The focus of this course will be on measures utilized in assessing sex offenders with a focus on predicting dangerousness and recidivism.  Theories about the interpersonal and intrapsychic presentations of this type of offender will be examined in such areas as deviant arousal and cognitive distortions.  Treatment modalities will be discussed.  Legal and ethical difficulties arising from mandatory treatment and long term commitment for dangerous sex offenders will be discussed.

FORP 6112 Substance Abuse Evaluation and Treatment

This course will examine some underlying ideas of the pathology of addiction including psychodynamic theories, genetic and biological theories and those involving more environmental focus. Current assessment and intervention techniques will be reviewed along with current trends in treatment including psychopharmacological, psychodynamic and cognitive-behavioral approaches.

FORP 6113 Victimology

The goal is to familiarize the student with an understanding of the psychology of the victim within social and cultural contexts.  Violent, sexual, and psychological victimization will be explored as well as the relationship between prior victimization as a precursor in criminal behavior.  Prevention, intervention, and policy issues will also be addressed.

FORP 6115 Children and Adolescents in the Legal System

The focus of this course will be on the differences in the treatment of underage offenders from adults in the legal system.  The history and role of the juvenile justice system from both legal and mental health perspectives will be reviewed.  Developmental aspects of the minor’s offending, including status offenses will be discussed as well as the role of the psychologist in court proceedings involving juvenile offenders.  Recent trends dealing with ideas of the increasing criminalization of juvenile conduct and the waivers of juveniles to the adult system will be explored.

FORP 6117 Interrogation and Interviewing

This course will focus on the use of interview and interrogation as an investigative tool in criminal investigations. It will explore methods of detecting deception during interviews, techniques used by law enforcement to elicit truthful information from criminal suspects, the psychology of confessions, and the problem with false confessions. U.S. laws concerning police questioning and the admissibility of confession evidence in court will also be discussed.. Prerequisites: 6101, 6103, 6104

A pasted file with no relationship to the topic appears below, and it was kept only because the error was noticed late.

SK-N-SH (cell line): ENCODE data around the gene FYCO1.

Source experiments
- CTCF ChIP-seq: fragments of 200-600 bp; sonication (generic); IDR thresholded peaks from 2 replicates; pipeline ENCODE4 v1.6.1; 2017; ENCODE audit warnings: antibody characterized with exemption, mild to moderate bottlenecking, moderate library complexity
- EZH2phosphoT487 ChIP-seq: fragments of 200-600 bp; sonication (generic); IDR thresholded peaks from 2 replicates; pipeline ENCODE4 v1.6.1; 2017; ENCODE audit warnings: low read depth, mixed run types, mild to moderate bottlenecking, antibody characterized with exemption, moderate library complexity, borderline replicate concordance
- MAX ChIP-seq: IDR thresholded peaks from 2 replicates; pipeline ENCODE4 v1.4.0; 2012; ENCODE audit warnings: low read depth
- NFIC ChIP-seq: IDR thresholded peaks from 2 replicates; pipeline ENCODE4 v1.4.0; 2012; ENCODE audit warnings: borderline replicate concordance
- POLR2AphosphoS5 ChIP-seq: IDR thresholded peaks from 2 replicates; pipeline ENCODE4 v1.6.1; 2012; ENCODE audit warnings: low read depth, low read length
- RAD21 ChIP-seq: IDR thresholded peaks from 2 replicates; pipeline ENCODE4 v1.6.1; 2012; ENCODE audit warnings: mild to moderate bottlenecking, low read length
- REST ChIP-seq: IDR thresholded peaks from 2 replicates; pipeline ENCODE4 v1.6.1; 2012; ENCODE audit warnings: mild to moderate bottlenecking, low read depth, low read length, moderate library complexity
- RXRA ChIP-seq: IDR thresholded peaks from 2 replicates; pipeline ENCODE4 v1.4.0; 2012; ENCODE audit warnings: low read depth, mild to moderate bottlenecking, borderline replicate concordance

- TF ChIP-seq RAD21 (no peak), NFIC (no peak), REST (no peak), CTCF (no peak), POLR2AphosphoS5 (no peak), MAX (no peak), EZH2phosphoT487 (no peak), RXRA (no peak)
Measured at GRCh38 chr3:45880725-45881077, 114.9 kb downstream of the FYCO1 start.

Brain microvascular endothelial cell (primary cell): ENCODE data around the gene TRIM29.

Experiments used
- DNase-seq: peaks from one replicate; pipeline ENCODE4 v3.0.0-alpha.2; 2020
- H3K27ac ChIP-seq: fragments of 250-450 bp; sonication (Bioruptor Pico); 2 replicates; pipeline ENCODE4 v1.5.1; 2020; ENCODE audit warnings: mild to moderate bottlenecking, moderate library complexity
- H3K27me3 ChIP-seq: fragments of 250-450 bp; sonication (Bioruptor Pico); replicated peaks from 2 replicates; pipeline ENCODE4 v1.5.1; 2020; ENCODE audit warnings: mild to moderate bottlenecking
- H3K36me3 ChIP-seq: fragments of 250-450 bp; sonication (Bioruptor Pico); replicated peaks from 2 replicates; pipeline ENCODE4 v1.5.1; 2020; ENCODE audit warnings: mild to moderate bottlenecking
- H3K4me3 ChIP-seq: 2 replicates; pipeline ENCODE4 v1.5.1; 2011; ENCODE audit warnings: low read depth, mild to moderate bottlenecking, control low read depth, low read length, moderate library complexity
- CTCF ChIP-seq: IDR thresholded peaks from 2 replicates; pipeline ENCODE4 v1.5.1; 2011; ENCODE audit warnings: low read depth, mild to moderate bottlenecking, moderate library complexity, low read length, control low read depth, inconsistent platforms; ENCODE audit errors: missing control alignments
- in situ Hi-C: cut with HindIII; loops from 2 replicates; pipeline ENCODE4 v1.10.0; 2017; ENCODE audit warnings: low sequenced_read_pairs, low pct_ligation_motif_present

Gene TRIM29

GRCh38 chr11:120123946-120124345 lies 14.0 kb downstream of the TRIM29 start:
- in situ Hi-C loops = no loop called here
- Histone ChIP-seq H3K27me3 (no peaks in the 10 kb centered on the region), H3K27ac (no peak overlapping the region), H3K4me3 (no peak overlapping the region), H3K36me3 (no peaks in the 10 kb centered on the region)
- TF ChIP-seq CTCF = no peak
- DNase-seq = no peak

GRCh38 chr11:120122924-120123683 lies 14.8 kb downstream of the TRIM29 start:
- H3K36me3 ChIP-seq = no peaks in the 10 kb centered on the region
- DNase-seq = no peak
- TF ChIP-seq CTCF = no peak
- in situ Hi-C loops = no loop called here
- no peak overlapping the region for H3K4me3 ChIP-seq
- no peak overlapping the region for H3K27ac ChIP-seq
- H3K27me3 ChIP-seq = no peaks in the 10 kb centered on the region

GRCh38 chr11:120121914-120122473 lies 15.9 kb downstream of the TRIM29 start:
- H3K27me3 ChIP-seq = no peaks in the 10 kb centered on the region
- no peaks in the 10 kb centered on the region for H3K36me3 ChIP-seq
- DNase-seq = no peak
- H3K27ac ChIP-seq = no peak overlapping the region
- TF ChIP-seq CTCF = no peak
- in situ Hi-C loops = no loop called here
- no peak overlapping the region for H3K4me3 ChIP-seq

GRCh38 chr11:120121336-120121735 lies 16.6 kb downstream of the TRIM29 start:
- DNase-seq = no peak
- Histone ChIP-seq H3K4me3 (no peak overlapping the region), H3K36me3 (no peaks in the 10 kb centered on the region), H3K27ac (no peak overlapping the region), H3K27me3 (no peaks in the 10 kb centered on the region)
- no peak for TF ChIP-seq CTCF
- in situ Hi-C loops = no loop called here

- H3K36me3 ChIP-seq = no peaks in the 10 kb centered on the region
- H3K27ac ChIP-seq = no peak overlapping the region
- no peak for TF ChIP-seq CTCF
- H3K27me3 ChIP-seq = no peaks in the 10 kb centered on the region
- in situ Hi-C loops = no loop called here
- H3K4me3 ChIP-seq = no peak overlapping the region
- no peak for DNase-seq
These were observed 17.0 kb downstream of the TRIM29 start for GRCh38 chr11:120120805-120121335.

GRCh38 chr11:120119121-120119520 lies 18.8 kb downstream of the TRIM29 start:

FORP 6118 Psychological Profiling

This course will focus on the strengths and limitations of psychological profiling in criminal investigations.   It will discuss the main psychological principles upon which criminal profiling is based and will examine crime scene analysis and its relationships to both the demographic and psychological characteristics of a pool of unknown offender suspects.  Methods to identify potential serial offenses will be examined.  Legal and ethical issues with regard to the use of profiling will be explored. Prerequisites: 6101, 6103, 6104

FORP 6119 Police Psychology

The focus of this course is on the psychological aspects of working within or for police agencies.  Areas to be covered include personality assessment as to suitable candidates for police work, the stress involved in the work with attendant adverse psychological consequences (including aspects of legal liability) and continuing assessment of police officers after critical incidents.  Ethical and practical problems for the mental health professional when working within or for a police organization will be discussed as will services available for troubled officers.

FORP 6120 Counterintelligence 

This course will examine the history and current status of counterintelligence from the perspective of intelligence agencies, terrorist groups, and industry. The interconnection of psychological factors, motivations, strategic intent and defense measures will be examined. Current and potential threats will also be assessed including cyber security and cognition security.

FORP 6128 Terrorism and Counterterrorism

The history and current status of terrorism and counterterrorism with focus on the psychological constructs motivating terrorist activity and on countering the terror of terrorism. Current scientific studies of the interplay among psychological factors, cultural norms, and religious ideations. Potential future threats related to internet crime.

FORP 6130 Practicum/Externship 

This one-credit course is comprised of 250 hours of externship training tailored to a student's professional interest and can be completed over multiple semesters. Students should enroll in the one (1) credit option in the semester in which they will complete the required 250 training hours. Students should enroll for zero (0) credits for all other semesters in which they will participate in the externship but not complete all of the required hours.  Prerequisites: 6101, 6103, 6104